A week before, folks likely thought it was going to be just another Thursday-night jam session at Voz Alta Project Gallery. That's not to imply that the music that sometimes emanated from 1754 National Ave. and into the Barrio Logan night was ever ordinary. Whether it was the rhythmic séances of Bill Caballero's Latin Jazz jam sessions or the dub-style electro and timbale drumming of Cumbia Machin, locals were used to hearing exotic sounds coming from the space. If this were another neighborhood, the cops may have been called. But here, most neighbors would just walk in, grab a can of Tecate and join the party.
On this Thursday, however, the crowd at Voz Alta was thick. Earlier in the week, the night had been rechristened as "The Last Show on Earth." The show flyer and word of the space's imminent closing had spread fast. And while patrons perhaps seemed more focused on the photography on the walls, the clear center of attention was Carlos Beltrán, Voz Alta's curator, co-creator and mastermind since opening the space in 2008.
Wearing a Voz Alta T-shirt with the project's cartoon logo of a house with arms and legs carrying a handkerchief on a stick, Beltrán was continuously hailed to take smartphone pictures with the mix of friends, poets and artists who showed up. If there was any sense of remorse, it was impossible to detect amid the tequila toasts and dancing in the gallery.
Catching up with Beltrán a few nights later, he was still reflecting on the evening and trying to articulate the mix of emotions after so many well-wishers had shown up for what they thought would be a more solemn occasion.
"I'm feeling good, and this isn't a sad thing," says Beltrán. "I just had to let people know we're still doing shows.
It's an art space, but this is Voz Alta Project, and that's where we're at: We're moving on to the next project."
Beltrán is quick to remind people that Voz Alta was never meant to end. Nor was it meant to be stationary. It started as a poetry space at 917 E St. until the construction of Petco Park all but forced it to move to another location in East Village. After three years of art, spoken word and music, San Diego City College bought the property and Voz moved yet again, this time to the Barrio Logan space. Beltrán sees the most recent closing as a way to get back to the movement's transitory roots—the closing of one chapter, the beginning of another.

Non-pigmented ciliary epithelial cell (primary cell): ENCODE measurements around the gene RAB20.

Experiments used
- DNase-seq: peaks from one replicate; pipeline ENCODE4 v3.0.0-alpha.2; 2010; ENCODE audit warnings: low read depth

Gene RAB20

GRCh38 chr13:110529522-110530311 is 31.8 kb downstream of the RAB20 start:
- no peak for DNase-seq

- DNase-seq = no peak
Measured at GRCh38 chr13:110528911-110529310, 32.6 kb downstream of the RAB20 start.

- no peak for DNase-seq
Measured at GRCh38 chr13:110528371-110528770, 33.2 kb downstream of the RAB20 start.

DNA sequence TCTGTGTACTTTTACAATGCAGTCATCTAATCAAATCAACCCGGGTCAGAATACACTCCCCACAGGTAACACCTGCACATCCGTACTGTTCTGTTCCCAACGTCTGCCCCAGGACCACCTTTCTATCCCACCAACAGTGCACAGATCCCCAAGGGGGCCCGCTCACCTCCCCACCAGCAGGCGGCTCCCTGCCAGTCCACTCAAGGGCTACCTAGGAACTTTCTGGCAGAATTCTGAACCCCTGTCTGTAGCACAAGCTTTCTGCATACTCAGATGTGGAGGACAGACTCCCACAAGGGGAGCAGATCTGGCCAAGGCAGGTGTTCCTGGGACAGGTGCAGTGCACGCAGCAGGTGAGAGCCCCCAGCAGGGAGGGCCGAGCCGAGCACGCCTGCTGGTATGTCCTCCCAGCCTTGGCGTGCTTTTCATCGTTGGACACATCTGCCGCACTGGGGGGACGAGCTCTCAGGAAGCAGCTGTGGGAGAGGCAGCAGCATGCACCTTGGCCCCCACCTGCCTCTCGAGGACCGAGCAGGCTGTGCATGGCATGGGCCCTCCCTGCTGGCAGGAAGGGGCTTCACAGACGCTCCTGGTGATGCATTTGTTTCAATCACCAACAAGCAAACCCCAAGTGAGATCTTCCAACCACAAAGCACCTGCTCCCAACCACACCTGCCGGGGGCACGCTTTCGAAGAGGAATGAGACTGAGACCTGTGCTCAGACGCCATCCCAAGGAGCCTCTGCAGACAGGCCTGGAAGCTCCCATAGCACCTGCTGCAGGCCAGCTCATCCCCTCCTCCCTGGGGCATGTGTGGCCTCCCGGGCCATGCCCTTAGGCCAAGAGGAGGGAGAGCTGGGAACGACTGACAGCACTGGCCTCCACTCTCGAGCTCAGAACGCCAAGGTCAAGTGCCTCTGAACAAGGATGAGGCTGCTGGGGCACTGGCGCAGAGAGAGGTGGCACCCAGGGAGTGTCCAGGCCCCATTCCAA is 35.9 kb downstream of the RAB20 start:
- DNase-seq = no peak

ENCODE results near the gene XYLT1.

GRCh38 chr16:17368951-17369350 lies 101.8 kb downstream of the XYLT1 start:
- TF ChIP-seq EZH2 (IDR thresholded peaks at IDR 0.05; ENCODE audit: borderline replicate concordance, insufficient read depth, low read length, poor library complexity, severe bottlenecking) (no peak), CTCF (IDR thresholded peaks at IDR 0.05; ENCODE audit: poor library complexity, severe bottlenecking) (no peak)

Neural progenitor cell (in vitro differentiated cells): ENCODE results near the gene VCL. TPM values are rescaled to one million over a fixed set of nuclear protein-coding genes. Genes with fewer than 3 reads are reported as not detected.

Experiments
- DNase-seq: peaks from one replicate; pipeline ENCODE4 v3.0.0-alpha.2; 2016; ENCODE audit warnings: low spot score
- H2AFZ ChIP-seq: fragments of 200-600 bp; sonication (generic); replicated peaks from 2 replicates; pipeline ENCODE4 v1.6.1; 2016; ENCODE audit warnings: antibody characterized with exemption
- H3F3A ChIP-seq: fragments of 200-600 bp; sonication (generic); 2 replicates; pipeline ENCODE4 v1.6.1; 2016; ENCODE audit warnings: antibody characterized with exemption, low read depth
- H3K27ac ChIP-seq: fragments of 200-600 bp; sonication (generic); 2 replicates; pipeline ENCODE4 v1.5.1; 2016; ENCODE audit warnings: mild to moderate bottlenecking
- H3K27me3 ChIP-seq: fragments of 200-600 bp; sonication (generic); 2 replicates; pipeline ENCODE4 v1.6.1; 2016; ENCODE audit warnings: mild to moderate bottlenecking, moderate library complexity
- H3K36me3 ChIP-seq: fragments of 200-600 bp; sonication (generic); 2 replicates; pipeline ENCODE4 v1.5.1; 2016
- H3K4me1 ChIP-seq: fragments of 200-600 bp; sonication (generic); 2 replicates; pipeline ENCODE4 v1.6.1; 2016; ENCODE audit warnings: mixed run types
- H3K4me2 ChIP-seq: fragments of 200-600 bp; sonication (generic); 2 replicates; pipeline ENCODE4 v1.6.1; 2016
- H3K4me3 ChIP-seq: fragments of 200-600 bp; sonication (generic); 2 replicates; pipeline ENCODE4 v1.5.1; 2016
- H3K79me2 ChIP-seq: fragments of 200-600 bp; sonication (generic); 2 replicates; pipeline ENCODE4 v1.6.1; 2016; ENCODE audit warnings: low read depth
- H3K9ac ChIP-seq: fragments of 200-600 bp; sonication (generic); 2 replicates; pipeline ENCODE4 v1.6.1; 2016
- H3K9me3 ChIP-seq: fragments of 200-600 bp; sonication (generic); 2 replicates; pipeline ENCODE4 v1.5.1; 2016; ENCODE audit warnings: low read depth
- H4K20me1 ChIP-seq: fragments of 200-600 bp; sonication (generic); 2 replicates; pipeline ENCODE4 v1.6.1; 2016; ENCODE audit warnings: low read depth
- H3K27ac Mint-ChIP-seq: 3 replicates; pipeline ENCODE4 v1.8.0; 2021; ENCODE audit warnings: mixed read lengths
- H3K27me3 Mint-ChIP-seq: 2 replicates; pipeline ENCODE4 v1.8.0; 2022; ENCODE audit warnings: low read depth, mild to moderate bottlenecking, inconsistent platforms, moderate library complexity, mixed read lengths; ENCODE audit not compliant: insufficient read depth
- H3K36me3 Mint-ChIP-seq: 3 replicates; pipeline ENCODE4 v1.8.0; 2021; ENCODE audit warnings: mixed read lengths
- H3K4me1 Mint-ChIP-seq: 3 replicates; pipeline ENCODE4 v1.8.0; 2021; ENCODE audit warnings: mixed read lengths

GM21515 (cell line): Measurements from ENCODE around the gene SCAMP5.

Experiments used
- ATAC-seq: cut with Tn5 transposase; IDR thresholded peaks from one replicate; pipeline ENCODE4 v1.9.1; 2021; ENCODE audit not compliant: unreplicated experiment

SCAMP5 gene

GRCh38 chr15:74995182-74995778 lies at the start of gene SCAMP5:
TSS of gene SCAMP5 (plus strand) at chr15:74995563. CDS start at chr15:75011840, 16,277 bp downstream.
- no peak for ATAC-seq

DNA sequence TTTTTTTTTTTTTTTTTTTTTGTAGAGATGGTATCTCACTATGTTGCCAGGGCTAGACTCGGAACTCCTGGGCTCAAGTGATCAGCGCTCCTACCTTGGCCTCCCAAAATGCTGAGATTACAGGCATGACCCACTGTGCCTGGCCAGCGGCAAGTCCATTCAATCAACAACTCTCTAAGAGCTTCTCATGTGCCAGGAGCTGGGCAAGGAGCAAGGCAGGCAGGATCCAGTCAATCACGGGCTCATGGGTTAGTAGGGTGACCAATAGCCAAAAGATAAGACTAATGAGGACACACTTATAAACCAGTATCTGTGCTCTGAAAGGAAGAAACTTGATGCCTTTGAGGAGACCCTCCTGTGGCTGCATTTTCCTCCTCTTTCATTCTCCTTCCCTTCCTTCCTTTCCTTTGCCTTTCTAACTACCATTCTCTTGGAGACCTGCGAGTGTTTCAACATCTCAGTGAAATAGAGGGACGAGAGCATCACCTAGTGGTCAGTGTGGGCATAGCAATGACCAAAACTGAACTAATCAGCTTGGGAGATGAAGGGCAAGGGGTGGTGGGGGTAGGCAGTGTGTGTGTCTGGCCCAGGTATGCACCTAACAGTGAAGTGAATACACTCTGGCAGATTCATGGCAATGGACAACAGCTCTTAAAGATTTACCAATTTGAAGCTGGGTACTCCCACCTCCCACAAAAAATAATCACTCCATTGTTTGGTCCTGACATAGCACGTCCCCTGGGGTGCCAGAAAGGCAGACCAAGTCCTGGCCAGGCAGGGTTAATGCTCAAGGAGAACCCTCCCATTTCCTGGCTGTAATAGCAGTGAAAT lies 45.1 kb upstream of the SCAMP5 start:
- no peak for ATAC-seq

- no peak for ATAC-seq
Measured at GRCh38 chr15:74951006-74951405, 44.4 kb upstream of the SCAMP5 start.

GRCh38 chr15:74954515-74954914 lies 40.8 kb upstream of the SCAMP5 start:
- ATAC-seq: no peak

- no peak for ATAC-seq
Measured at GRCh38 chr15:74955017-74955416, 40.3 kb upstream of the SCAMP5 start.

"What can I say? I was just getting cozy!" quips Bill Caballero, who's now moving his Latin Jam night to the Mexican eatery El Zarape in Normal Heights after more than three years at Voz Alta. "I'll miss it being in the Barrio. It's as if that's where I belong, whether I want to or not, and I feel most comfortable there."
"The space was never meant to move so many times," says Stephanie de la Torre, one of the founders of Voz Alta and its program director until it moved to Barrio Logan. "For most of us directly involved, the fact that it lasted this long, I don't think we ever thought about it."
But she adds that, much like what happened with the East Village spaces, "gentrification and redevelopment" ultimately made it too difficult to stay. It's not exactly a new story: Artists move into a neighborhood, neighborhood becomes trendy, redevelopment starts, rents go up, artists move out. In Voz's case, it seems they've always been the harbinger for other arts spaces moving in later. For Barrio Logan, before there was The Glashaus, The Roots Factory and the recently opened La Bodega warehouse space, there was Voz Alta.
"I think Voz Alta did what it had to do in this neighborhood. It created something and inspired a movement," Beltrán says.
At the time this story was written, artist and curator Mario Chacon was considering renting the space and turning it into a live / work gallery and small gift store featuring the works of local Latino and Chicano artists. Chacon also wants to offer donation-based indigenous-music and -art classes for students and seniors. That deal fell through (Chacon is currently working to find a different venue in Barrio Logan), but hopes remain high that the building will again be a home for the arts. Chacon says the landlords would prefer leasing to an cultural organization.
"Whoever does move in, hopefully they'll keep something like Voz going," says Cesar Castaneda, who grew up down the street from the space and is in the process of opening Chicano Art Gallery, a new gallery at 2117 Logan Ave. "Voz Alta definitely inspired me personally."
As for Voz Alta's immediate plans, it seems the "Last Show on Earth" was not, in fact, the last. Beltrán believes that not having a physical space will be beneficial—it'll free up more time to focus on pop-up shows and new ideas as opposed to scrambling every month to make rent.
Voz Alta does have a space in Tijuana, or, as Beltrán lovingly describes it, a "compound with a big wall," where they'll host future shows, but with more of a focus on murals and street art, since it's located in an alley. There'll also be a Voz-curated show at Flying Panther Tattoo in Golden Hill in April with Ricardo Islas and Frankie Agostino, as well as a potential motorcycle-themed show at La Bodega down the road. Beltrán has also been talking to The Roots Factory about doing a photography exhibition.
"You know what?" Beltrán says. "We've been through this before. Our logo is a house moving. That's us. We've been without a house before, and we'll work on having another space when the time is right. But a space is just a space. You'll see us around. We're not going anywhere."
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